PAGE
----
No -- it could be more broken, it could be less broken, all you know is its different and now you need to figure out whether that was deliberate or not.

    So unless the stockpile stays completely static i.e. nothing is taken out for maintenance or dismantling then you have no idea what to conclude when the measurement changes.

    You need predicate based testing. Position of warhead #1 is X1Y1, position of warhead #2 is X2Y2...

  8. FuzzyTheBear
    Coat

    Like anyone's going to want third party supplied equipment within the base ..

    And even more so , close to nuclear warheads ?

    Dreamers keep dreaming .. Noone's going to allow that on their bases.

    You got to be joking :D :D :D :D

  9. garwhale Bronze badge

    Let's get on with

    reducing the nuclear arms stockpile instead. Nuclear weapons cost tons of dosh ($450 billion to maintain the U.S. arsenal) and provide no benefit. At the very least, burn up the fissile material in nuclear power plants.

    1. I ain't Spartacus Gold badge

      Re: Let's get on with

      Nuclear weapons provide no benefit? Erm?

      What is the monetary value of WWIII not having happened? And if that happy circumstance was brought about by the existence of nuclear weapons, what therefore is the value of those weapons?

      Even if you think the Cold War could have been navigate without them, you still have cases like Putin's invasion of Ukraine. Where it is clear and obvious that Russia would be in an even worse position if they didn't posess nukes. German politicians have been absolutely clear that their fear or Russian nuclear power has stopped them at various points handing over weapons, or even allowing other countries to ship weapons they own - but Germany has veto power over. In the early war Germany even stopped the Baltic States from shipping artillery pieces that were left-over stock from the East German army - but because Germany were the origin of the end-user certificates - they still used their power to stop them being shipped on.

      You don't have to like nuclear weapons to acknowledge that they have a use. Even if that use is merely a threat.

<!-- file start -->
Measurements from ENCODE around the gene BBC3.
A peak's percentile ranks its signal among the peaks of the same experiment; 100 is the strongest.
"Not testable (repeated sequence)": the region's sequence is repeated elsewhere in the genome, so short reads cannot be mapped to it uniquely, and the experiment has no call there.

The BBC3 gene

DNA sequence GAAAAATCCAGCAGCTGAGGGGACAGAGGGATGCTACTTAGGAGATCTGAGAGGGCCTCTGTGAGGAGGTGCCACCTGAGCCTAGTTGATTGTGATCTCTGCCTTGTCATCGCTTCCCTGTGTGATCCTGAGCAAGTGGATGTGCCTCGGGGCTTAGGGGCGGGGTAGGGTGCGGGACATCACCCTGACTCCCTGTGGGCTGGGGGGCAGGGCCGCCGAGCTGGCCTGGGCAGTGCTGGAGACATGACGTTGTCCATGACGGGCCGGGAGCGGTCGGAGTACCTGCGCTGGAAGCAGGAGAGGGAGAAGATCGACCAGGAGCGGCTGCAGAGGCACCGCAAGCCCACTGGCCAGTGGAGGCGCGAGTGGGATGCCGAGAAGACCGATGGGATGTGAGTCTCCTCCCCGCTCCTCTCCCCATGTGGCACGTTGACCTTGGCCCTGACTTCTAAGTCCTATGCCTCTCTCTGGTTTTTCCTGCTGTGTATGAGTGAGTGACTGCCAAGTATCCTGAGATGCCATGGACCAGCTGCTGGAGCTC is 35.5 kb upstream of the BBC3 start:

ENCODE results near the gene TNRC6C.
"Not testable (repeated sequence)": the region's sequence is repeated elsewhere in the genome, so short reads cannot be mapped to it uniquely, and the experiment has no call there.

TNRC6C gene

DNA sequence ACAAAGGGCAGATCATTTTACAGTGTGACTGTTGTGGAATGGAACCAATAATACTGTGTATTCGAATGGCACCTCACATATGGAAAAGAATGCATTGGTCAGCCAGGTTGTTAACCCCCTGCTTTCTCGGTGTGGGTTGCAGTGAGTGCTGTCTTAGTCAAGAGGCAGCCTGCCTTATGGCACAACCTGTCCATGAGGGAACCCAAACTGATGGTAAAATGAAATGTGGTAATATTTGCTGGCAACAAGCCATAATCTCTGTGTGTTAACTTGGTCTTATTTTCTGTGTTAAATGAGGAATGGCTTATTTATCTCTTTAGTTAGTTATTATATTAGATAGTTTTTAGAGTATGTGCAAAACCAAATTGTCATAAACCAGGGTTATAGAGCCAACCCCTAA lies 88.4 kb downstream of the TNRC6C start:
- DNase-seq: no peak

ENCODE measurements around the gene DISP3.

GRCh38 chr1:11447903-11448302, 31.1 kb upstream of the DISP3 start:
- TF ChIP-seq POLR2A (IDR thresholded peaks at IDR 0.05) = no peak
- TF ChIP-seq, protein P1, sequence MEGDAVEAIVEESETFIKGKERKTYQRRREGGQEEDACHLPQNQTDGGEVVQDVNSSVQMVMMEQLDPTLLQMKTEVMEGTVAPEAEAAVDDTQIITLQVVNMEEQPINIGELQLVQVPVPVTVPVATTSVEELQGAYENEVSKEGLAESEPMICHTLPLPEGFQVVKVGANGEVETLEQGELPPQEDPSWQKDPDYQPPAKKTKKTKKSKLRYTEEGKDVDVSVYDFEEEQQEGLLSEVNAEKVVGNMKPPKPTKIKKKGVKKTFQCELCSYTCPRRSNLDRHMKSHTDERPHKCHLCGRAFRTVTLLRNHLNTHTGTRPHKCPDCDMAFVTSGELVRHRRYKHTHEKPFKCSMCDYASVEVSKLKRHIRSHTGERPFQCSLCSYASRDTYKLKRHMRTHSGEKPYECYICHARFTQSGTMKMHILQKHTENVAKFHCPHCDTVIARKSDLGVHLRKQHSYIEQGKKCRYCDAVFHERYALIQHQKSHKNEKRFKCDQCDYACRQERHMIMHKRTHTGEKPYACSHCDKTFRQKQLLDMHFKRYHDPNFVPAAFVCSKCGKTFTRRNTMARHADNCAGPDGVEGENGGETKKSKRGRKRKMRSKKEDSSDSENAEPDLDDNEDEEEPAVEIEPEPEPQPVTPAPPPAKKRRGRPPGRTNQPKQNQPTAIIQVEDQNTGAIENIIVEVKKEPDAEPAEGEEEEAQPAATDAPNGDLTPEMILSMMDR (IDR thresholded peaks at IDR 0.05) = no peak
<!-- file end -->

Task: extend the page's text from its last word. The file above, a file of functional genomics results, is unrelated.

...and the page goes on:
1. John H Woods Silver badge

        Re: Let's get on with

        Exactly, having them is using them. In fact it's the only sensible way of using them.

        1. I ain't Spartacus Gold badge
          Mushroom

          Re: Let's get on with

          Could one argue that Project Orion is a sensible way of using your spare nuclear warheads?

  10. Anonymous Anti-ANC South African Coward Bronze badge

    This reminds me of where you're given two pictures, and have to find the differences between these two.

    Now, on that note, if you do a baseline measurement initially, then do another measurement 6 months down the line, and these two differ, then you'll know something got stolen, but what exactly got stolen is anybody's guess...

  11. atropine blackout

    A slight modification..

    .. might help discourage hacking this system.

    The interference pattern collected presumably depends on the frequency of the source, and if I understand the intent, they currently propose / use a constant RF frequency.

    That being the case, then perhaps a long-period pseudo-random sequence producing a (possibly very wide ) range of radio frequencies could produce a series of interferograms that would be quite hard to predict / spoof if you didn't know the sequence of RF frequencies.

    Provided you stay away from the worst water / atmospheric absorbers in the RF spectrum - tens of GHz up to THz I suppose - , you might also gain insights into the surface materials in the area being monitored - the drums / structure/ marker antennae will all have an RF absorption spectrum that will affect the interferogram for each frequency.

    That might well make tampering / substitution just a bit harder.

    I'm sure there are lots more variations on this theme; an interesting and unusual piece of work by the folks at the MPI.